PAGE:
(This entry originated as a post on the EiffelStudio user group mailing list.)
Here are a couple of actual examples of the new loop variants discussed in the blog entry immediately preceding this one. They came out of my current work; I started updating a program to take advantage of the new facility.
As a typical example, I replaced
eht: HASH_TABLE [EXPRESSION, EXPRESSION]
eht := item (e)
across item (e) as eht loop Result.extend (eht.key) end
which also gets rid of the local variable declaration. The second form is syntactic sugar for the first, but I find it justified.
Another case, involving nested loops:
oht := other.item_for_iteration
e := other.key_for_iteration
put (e, oht.item_for_iteration)
across other as o loop
across o.item as oht loop put (o.key, oht.item) end
here getting rid of two local variable declarations (although I might for efficiency reintroduce the variable e to compute o.key just once).
It is important to note that these are not your grandmother’s typical loops: they iterate on complex data structures, specifically hash tables where the keys are lists and the items are themselves hash tables, with lists as both items and keys.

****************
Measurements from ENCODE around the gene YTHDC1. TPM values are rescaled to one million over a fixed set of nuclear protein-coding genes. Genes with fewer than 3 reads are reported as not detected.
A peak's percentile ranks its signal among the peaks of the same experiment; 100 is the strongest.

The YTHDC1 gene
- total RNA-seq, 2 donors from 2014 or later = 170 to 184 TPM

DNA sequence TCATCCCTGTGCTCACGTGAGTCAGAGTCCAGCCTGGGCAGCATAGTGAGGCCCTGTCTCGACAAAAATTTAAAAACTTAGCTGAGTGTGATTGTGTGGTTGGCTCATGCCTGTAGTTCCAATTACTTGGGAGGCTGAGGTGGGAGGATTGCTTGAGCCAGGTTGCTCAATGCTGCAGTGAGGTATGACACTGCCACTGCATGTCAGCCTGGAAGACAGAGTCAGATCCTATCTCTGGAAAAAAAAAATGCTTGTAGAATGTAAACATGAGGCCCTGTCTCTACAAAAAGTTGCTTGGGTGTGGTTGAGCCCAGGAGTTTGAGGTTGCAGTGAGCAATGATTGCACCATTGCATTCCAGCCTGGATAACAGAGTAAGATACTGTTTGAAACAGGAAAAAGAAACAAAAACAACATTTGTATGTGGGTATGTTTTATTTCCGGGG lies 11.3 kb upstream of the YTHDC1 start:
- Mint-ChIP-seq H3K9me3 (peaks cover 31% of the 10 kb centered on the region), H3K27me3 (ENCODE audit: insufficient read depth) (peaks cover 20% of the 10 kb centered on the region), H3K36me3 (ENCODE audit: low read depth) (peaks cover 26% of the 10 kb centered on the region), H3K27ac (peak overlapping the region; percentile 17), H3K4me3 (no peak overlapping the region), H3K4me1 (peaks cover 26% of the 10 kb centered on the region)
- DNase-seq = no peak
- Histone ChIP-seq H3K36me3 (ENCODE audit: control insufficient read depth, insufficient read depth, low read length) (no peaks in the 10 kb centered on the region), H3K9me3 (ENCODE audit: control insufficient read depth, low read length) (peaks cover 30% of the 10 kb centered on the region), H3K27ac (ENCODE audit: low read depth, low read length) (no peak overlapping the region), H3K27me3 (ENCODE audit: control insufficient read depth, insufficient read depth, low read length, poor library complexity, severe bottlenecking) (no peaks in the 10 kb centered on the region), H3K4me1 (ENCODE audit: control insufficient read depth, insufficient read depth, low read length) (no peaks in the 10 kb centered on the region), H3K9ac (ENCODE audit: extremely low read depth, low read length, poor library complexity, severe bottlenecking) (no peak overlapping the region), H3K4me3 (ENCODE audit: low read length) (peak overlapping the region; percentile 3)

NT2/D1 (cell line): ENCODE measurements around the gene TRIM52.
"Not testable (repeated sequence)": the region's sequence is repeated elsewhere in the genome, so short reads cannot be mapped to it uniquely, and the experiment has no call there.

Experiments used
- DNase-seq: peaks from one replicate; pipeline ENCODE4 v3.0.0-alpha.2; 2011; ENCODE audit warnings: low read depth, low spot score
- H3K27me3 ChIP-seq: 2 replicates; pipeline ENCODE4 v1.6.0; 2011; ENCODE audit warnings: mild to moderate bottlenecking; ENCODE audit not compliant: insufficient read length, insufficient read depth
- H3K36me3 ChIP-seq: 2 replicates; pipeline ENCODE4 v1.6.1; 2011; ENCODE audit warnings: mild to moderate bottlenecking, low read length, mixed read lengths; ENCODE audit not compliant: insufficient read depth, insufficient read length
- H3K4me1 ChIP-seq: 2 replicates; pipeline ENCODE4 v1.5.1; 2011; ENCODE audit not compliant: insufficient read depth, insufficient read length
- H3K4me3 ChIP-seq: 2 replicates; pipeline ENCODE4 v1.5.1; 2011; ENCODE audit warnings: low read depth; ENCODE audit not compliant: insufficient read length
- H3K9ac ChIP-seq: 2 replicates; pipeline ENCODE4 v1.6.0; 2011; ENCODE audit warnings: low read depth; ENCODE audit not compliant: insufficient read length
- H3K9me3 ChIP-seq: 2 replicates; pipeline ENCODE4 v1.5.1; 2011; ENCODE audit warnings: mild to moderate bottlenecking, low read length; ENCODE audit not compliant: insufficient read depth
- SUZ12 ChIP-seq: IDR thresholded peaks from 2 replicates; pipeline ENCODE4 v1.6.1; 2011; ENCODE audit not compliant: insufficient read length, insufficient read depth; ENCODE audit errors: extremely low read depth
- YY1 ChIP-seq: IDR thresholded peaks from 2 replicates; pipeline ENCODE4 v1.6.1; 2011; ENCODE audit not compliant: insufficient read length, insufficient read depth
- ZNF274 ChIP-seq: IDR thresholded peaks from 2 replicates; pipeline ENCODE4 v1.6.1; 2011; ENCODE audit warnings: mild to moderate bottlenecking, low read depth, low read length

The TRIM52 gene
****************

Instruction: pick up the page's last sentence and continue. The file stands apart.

The mechanism is applicable to all the relevant data structures in EiffelBase (in other words, no need for the programmer to modify anything, just apply the across loop to any such structure), and can easily extended to any new structure that one wishes to define. In the short term at least, I still plan in my introductory teaching to show the explicit variants first, as it is important for beginners to understand how a loop works. (My hunch based on previous cases is that after a while we will feel comfortable introducing the abstract variants from the start, but it takes some time to learn how to do it right.)